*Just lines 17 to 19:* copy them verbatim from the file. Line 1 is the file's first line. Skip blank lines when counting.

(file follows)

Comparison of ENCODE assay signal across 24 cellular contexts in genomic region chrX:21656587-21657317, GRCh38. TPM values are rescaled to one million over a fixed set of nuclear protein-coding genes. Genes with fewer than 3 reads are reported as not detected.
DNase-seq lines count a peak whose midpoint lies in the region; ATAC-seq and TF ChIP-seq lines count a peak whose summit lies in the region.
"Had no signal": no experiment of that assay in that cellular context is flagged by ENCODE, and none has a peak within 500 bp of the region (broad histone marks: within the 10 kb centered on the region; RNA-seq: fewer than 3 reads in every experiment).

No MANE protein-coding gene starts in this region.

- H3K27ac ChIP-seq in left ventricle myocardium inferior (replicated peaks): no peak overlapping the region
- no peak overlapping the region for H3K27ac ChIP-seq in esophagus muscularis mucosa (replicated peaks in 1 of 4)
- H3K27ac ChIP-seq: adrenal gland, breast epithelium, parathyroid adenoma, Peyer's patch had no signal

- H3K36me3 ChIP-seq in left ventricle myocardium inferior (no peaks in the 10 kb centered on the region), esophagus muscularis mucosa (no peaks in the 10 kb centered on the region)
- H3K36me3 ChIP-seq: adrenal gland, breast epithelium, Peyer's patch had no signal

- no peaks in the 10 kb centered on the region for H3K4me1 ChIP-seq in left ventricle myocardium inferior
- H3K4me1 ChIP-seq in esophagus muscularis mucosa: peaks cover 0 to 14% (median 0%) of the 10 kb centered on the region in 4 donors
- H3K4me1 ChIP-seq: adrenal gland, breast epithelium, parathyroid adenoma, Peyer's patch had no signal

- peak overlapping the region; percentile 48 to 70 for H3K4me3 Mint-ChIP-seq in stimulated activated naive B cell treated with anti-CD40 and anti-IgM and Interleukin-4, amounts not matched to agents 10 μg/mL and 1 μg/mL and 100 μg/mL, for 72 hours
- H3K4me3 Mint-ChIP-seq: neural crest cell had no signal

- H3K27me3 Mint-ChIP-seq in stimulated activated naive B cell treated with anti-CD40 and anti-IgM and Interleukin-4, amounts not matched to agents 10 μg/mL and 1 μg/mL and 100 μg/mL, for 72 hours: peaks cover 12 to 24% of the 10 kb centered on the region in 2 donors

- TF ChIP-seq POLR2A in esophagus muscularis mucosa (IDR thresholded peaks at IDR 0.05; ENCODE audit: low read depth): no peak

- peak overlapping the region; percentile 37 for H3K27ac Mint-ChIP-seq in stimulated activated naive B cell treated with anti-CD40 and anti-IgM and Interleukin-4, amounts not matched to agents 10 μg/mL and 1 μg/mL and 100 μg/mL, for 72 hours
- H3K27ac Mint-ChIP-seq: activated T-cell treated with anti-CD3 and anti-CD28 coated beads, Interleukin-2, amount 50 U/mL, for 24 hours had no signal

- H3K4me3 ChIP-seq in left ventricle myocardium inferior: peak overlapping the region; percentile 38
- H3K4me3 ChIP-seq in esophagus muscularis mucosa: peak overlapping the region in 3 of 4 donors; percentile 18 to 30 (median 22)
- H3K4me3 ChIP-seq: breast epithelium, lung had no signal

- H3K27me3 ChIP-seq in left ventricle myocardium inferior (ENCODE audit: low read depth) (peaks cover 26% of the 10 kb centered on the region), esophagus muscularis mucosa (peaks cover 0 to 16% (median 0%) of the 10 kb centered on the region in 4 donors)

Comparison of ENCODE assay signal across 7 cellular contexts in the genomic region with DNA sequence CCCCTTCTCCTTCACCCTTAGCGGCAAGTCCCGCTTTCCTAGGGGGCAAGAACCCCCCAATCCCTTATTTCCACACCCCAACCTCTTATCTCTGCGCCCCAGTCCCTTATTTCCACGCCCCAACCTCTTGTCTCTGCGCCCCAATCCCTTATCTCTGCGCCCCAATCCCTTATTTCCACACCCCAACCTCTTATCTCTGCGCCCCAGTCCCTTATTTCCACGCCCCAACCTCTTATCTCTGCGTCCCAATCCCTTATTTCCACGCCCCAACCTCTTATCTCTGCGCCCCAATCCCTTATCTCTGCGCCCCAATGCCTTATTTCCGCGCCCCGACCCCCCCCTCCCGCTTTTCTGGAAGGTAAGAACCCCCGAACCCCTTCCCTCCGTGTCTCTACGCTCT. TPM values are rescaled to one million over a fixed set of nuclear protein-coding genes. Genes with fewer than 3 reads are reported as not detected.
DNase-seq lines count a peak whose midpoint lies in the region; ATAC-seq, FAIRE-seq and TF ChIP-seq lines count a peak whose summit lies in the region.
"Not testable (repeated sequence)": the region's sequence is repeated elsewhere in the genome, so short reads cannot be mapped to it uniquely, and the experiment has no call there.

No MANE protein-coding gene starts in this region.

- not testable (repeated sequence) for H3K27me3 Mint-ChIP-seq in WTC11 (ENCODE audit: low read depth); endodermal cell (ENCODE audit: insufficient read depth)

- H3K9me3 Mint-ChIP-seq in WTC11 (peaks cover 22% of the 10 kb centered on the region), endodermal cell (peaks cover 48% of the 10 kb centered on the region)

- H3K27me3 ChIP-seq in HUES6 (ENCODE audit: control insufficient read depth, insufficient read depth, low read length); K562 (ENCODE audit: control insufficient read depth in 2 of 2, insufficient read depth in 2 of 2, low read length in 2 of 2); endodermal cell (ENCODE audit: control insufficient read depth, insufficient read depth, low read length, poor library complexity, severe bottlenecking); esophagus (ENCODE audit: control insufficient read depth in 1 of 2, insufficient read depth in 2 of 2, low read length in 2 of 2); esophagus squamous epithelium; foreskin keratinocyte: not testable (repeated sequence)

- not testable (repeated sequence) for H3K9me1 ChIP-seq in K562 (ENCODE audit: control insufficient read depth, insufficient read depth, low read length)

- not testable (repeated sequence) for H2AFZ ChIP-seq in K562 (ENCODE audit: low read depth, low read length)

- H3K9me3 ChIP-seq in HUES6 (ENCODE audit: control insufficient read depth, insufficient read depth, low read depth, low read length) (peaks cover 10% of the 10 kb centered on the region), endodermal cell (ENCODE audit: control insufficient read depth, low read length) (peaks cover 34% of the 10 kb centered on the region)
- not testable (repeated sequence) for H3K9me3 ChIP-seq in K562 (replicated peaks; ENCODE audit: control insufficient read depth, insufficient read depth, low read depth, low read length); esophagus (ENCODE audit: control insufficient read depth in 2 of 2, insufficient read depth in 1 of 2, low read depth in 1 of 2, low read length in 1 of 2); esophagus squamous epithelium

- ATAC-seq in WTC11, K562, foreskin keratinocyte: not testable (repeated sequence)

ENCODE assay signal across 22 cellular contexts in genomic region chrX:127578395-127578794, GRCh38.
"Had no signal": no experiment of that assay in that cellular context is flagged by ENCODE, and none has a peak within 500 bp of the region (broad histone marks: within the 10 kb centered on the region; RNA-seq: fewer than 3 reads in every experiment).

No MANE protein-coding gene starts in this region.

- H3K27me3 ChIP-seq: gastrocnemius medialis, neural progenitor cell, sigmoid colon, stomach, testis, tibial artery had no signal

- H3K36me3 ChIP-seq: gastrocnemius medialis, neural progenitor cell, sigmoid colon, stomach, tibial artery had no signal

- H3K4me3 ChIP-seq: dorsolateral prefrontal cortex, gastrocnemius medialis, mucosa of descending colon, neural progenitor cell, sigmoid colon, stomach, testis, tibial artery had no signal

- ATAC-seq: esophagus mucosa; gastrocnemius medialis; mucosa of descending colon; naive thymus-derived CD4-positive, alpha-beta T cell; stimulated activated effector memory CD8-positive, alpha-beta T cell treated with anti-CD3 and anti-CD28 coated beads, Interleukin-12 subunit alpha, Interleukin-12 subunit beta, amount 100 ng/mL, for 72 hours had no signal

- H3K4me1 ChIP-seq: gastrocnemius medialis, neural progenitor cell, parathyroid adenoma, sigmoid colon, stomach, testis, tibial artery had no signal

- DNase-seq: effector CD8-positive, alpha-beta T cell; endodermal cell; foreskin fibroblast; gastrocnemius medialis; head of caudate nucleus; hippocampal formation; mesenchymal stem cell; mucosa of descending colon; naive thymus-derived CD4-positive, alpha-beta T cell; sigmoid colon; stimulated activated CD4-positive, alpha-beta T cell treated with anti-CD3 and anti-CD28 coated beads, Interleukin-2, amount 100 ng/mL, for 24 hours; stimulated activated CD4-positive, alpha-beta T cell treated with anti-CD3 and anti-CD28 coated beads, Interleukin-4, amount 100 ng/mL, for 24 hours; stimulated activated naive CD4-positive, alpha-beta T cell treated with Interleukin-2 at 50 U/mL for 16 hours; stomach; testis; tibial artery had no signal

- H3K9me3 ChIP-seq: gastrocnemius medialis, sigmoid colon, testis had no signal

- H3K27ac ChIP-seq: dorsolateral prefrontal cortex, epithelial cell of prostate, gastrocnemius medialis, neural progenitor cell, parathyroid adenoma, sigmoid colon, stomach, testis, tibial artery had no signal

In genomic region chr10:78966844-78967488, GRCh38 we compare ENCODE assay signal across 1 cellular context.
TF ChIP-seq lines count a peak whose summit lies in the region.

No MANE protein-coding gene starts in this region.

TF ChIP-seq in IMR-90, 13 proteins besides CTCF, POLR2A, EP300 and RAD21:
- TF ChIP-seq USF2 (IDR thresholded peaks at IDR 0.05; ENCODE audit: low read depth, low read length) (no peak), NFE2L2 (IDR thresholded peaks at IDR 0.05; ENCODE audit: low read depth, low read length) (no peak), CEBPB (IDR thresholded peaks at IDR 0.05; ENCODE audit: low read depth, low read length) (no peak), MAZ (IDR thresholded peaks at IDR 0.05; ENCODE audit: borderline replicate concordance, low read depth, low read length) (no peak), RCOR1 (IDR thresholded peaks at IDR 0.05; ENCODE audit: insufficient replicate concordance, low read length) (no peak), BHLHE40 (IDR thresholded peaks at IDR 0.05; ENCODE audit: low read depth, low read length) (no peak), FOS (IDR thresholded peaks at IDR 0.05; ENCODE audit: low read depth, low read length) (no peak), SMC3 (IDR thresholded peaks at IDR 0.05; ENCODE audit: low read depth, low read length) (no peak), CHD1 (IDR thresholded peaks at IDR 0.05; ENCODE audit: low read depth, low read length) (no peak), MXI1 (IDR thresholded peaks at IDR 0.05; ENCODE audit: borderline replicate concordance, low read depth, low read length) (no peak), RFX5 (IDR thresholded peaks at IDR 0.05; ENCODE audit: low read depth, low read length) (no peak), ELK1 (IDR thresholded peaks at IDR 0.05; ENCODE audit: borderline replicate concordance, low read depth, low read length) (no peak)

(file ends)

- peak overlapping the region; percentile 37 for H3K27ac Mint-ChIP-seq in stimulated activated naive B cell treated with anti-CD40 and anti-IgM and Interleukin-4, amounts not matched to agents 10 μg/mL and 1 μg/mL and 100 μg/mL, for 72 hours
- H3K27ac Mint-ChIP-seq: activated T-cell treated with anti-CD3 and anti-CD28 coated beads, Interleukin-2, amount 50 U/mL, for 24 hours had no signal

- H3K4me3 ChIP-seq in left ventricle myocardium inferior: peak overlapping the region; percentile 38